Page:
Micah 6:1-16, Jeremiah 22:3, Colossians 3:12-17
If there ever was a temptation to neglect God’s justice and holiness, Micah 6 offers a strong corrective. Without a doubt, it is true that “God is love,” as John reminds us in his letters (I John 4:8). But when we skip over the justice and righteousness of God, we lose a sense of the very real, very tough truth: that God is just, righteous, and holy, and that in our sin, His people have fallen short throughout the ages (Romans 3:23).
God’s prophet, Micah, tells us, “It is wise to fear [God’s] name” (Micah 6:9). Fear seems like such an odd word to describe a part of our relationship with God. But throughout the prophets’ writing, and especially in the book of Proverbs, we read over and over again of how important it is to have a healthy fear of God. Solomon, the wisest man who ever lived, encourages us: “The fear of the LORD is the beginning of wisdom, and the knowledge of the Holy One is understanding” (Proverbs 9:10).
Certainly, Solomon was well aware of the beauty and wonder of God’s unmerited grace and goodness—the same God who poured out favor and lavished wisdom upon Solomon, though Solomon would ultimately stray far from God’s direction. When we neglect to fear the Lord and follow His commands and His ways, we place ourselves in a position that is at odds with His holiness.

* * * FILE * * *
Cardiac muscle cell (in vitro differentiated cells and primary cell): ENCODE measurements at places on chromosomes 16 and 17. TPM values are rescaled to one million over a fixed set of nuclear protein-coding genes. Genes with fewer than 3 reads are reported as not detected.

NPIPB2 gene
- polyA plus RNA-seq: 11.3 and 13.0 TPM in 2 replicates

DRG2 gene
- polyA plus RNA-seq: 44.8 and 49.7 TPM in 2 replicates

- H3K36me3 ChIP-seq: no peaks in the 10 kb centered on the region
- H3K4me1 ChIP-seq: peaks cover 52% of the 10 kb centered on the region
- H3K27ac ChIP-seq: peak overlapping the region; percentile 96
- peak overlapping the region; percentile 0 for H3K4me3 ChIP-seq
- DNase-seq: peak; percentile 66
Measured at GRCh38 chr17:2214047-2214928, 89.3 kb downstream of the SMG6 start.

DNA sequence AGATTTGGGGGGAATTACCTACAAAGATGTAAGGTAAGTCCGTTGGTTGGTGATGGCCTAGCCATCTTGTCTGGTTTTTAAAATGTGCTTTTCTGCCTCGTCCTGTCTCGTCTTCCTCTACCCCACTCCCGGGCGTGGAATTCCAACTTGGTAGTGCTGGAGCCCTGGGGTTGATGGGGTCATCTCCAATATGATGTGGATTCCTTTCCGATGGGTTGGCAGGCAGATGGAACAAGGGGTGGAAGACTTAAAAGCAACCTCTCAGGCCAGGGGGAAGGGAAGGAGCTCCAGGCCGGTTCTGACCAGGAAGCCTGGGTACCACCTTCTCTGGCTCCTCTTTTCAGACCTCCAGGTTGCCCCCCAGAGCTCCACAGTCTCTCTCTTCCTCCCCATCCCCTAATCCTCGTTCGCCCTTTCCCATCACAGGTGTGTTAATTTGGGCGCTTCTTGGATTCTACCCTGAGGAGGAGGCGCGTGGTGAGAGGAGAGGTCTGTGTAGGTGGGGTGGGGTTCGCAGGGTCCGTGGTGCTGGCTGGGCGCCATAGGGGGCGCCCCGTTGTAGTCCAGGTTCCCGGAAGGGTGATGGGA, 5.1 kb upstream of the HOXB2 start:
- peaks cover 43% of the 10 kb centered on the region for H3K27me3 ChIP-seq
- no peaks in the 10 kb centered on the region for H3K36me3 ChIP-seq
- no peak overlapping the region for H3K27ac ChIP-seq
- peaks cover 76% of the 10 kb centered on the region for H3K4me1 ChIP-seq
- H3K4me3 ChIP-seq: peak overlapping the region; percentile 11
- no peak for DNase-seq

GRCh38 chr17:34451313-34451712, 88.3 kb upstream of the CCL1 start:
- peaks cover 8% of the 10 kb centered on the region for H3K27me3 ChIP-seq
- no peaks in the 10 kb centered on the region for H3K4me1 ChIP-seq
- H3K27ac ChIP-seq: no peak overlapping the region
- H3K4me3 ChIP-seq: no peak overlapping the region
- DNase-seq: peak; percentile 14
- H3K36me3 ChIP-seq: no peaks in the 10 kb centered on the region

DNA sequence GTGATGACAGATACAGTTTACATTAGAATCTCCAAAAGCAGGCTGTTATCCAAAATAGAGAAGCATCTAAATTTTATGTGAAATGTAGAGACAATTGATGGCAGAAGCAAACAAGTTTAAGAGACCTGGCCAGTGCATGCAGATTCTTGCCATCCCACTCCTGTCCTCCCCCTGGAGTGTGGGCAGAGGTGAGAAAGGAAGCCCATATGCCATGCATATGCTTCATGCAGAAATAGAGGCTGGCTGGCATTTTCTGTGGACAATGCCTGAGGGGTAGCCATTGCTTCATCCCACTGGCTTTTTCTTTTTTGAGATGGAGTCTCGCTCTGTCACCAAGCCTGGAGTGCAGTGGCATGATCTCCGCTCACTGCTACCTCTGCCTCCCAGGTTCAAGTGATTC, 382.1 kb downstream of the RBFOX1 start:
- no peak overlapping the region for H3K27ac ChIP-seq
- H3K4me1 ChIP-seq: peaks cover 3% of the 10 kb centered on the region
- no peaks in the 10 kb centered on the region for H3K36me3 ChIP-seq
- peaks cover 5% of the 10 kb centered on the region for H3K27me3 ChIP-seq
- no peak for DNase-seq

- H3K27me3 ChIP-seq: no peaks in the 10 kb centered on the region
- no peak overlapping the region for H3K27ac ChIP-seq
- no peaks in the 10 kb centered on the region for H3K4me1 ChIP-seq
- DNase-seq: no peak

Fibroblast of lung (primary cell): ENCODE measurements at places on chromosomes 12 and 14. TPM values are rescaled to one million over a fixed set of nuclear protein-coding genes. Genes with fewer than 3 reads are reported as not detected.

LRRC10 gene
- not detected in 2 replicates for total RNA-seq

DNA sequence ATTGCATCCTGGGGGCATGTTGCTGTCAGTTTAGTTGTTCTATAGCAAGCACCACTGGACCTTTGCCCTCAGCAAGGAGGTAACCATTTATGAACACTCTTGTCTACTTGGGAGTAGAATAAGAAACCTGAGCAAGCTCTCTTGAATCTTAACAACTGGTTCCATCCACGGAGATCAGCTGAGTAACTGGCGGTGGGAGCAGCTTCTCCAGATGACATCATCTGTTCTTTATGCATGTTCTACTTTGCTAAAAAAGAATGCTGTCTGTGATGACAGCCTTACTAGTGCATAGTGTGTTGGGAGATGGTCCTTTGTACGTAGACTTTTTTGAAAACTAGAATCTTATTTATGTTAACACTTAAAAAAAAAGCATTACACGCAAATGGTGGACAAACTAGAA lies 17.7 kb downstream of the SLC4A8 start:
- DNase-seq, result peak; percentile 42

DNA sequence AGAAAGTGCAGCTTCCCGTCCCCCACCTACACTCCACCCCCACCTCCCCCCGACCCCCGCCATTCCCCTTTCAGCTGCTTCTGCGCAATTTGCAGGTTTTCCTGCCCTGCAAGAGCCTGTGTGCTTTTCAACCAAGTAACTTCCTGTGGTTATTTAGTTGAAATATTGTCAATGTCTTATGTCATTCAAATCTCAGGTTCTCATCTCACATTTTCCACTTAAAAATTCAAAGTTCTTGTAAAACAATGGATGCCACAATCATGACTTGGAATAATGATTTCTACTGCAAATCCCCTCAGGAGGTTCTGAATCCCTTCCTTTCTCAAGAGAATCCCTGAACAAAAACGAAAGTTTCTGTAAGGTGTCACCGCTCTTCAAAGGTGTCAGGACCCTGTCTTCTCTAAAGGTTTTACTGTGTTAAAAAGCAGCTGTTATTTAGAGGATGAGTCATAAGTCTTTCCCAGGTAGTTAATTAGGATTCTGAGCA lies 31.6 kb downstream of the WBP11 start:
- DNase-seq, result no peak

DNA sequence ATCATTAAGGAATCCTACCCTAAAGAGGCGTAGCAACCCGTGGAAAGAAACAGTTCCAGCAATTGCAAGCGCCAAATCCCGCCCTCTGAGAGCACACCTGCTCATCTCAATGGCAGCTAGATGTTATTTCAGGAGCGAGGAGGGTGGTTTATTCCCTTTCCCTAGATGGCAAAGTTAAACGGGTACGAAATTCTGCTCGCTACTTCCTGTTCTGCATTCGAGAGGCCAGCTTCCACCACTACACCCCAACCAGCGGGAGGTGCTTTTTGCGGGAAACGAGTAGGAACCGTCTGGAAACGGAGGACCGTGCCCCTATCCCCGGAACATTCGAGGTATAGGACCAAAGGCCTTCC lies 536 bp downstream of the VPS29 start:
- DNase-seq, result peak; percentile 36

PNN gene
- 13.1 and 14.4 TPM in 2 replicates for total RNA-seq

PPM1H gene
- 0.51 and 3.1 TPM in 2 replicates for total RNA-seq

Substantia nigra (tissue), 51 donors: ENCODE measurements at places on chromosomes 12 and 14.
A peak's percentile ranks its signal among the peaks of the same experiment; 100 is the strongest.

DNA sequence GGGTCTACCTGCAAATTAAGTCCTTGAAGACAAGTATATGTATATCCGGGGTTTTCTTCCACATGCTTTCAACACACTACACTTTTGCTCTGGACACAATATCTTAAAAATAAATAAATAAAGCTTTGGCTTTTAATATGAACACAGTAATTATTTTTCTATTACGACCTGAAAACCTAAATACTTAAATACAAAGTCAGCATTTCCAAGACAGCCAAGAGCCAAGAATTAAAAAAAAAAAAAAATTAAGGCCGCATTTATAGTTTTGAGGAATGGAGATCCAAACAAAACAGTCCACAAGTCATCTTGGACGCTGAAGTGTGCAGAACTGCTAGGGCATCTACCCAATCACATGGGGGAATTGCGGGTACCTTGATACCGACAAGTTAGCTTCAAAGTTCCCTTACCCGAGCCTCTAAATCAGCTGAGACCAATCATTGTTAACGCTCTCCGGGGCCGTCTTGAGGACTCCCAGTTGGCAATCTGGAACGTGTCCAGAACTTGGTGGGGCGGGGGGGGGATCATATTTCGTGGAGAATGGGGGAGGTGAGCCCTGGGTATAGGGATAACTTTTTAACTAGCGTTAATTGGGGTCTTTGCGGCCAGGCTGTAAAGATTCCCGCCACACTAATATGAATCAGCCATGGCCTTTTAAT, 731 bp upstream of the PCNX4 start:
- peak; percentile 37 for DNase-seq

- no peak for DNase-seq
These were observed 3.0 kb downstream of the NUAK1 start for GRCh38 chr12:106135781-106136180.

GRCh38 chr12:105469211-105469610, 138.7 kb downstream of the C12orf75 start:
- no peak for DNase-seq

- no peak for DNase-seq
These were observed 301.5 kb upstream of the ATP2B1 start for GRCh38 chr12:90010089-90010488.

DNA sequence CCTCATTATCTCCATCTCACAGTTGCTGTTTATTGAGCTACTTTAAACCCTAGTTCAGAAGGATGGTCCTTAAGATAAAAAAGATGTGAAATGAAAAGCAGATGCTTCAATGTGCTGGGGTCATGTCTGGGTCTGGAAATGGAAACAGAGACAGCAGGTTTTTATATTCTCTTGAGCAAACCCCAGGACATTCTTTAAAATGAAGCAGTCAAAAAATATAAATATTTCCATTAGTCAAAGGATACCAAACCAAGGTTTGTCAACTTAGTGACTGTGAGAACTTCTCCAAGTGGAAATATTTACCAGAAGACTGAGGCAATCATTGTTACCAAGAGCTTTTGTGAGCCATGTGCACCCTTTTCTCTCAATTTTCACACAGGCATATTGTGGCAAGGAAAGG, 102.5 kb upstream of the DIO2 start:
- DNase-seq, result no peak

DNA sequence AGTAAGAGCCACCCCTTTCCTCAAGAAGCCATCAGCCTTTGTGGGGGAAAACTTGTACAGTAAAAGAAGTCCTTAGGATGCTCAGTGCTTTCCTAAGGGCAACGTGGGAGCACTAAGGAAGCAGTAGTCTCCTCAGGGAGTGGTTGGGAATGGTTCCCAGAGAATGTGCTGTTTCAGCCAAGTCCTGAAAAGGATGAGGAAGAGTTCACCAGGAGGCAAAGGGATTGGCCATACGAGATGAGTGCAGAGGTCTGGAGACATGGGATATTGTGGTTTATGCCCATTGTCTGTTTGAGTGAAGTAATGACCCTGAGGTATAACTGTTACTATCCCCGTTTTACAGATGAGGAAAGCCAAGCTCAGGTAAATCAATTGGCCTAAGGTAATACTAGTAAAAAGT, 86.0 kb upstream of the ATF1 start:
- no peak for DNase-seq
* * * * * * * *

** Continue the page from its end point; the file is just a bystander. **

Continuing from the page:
While legal proceedings worked a little differently in the ancient Near East, it’s not difficult to grasp the gravity of the circumstances in Micah 6. Being in a metaphorical courtroom on the opposite side of the table from God is not a good situation to be in.
This is not because we serve and worship a vindictive or vengeful God, but rather because we serve a just, holy, and righteous God. Yes, His goodness, mercy, and love have covered the sins of those who call on Jesus’ name. But Micah reminds us of the very real consequences of our sinful choices: they always put distance between us and God, between us and our family and friends.
What God required of His people in Micah is still required of us: “to act justly, to love faithfulness, and to walk humbly with [our] God” (Micah 6:8). While we often have trouble living, thinking, and speaking consistently in this way, we are blessed beyond belief to have a great High Priest and Advocate, who stands with us and for us when we break God’s law.
We are wise to fear God in His greatness and power, and we are wise to draw near to God because He promises He will always draw near to us. When we do, He provides the power and mercy we need to pursue our calling and love Him in the midst of our trials and challenges.
Written by Andrew Stoddard